Despite the progress and successes in malaria social and behavior change communication (SBCC), there are still important gaps in our understanding of how best to target, package and deliver effective communication campaigns. These gaps can be attributed to limited research and evaluation, such as dissemination of results, in malaria SBCC. Constraints to research and evaluation include capacity limitations and lack of clarity on best practices for measuring the contribution of SBCC to malaria control efforts.
Join HC3 on Tuesday, November 12, 2014 at 10 am – 11am EST for: Strengthening M&E for Malaria Social and Behavior Change Communication
The malaria SBCC community is working to develop resources and guidance to address these challenges. Two such resources, the Malaria BCC Indicator Reference Guide and the Reporting Guide for Malaria Communication Evaluations aim to support national programs and partners to more robustly evaluate the effectiveness of communication interventions and to share and disseminate those findings within the malaria community so that effective interventions can be recognized as such and replicated in other settings.
Reviewing these tools, we will explain how they are intended to be used to strengthen monitoring and evaluation (M&E) for malaria SBCC and expand the evidence base for successful programming. We will also discuss the use of SBCC reference guide indicators in a recent Liberia survey. The survey data raises a number of questions and the webinar will conclude with a discussion about what the findings mean for future work with the indicators.
We anticipate that the webinar presentations will prompt discussion. To that end, we encourage questions and comments from participants.
Jessica Butts, MPH, MSW
Ms. Butts is a Health Scientist in the Malaria Branch of the Centers for Disease Control and Prevention (CDC) working under the President’s Malaria Initiative (PMI). She received Masters degrees in Public Health and Social Work from Tulane University in 2006 with a focus on International Health and Development and Monitoring and Evaluation. Her work with PMI has focused primarily on M&E and Behavior Change Communications. Within M&E her areas of interest include routine information system strengthening, surveillance and data quality assessment. She has also focused on M&E of BCC, specifically indicator development and evaluation planning. She currently serves as a co-chair for the RBM Communications Community of Practice M&E Task Force. Prior to joining PMI, Jessica was a research analyst working in evaluation planning and implementation for U.S.-based public health programs in New Orleans, including youth violence, suicide, and HIV prevention.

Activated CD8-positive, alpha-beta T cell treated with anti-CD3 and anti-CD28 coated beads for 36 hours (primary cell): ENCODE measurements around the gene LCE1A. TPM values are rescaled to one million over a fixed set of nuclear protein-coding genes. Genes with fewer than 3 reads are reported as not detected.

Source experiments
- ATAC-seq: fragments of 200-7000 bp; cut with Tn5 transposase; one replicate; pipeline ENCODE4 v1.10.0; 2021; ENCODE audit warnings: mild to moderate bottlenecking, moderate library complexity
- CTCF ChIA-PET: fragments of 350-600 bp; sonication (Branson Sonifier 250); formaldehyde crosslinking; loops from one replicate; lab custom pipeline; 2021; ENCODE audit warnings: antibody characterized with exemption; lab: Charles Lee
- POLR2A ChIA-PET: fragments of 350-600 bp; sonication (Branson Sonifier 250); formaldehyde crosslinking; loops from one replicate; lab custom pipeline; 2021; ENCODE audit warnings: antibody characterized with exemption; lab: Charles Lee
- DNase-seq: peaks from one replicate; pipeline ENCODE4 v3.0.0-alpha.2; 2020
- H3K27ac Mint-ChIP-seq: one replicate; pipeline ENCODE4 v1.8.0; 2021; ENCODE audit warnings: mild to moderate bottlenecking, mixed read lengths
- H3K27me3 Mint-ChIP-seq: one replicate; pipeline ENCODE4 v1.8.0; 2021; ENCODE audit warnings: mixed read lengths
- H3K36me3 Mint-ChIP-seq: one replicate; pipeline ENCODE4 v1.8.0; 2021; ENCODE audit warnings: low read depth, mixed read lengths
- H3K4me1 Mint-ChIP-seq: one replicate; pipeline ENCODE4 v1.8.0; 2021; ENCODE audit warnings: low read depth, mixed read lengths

Stella Babalola, PhD
Dr. Babalola is a Johns Hopkins Bloomberg School of Public Health Center for Communication Programs senior research advisor. Her research areas include strategic communication, gender roles, adolescent reproductive health, quantitative methods for assessing the effects of communication programs and qualitative audience studies.
Recently, Dr. Babalola’s main research projects have dealt with sexual attitudes and behaviors among African youth; community influences on VCT-seeking behaviors, factors influencing the uptake of childhood immunization and program effects using cross sectional data.
Emily Ricotta, ScM
Ms. Ricotta is a Senior Research Assistant at the Johns Hopkins Bloomberg School of Public Health Center for Communication Programs (JHU∙CCP). She has almost ten years of research experience in molecular microbiology and epidemiology working with many different pathogens including Salmonella, Clostridium difficile, Haemophilus ducreyi, Methicillin-resistant Staphylococcus aureus and malaria. Before joining JHU∙CCP, she was responsible for foodborne disease surveillance and outbreak investigation for the state of Maryland. Currently, Emily provides analytical support for multiple projects within JHU∙CCP, specializing in study design and quantitative analysis. Additionally, she is involved with designing and implementing a monitoring system for an Ebola prevention communication campaign in Liberia. Emily obtained her Master of Science degree in molecular microbiology and immunology from the Johns Hopkins Bloomberg School of Public Health, where she conducted research on malaria epidemiology in Macha, Zambia with the Johns Hopkins Malaria Research Institute.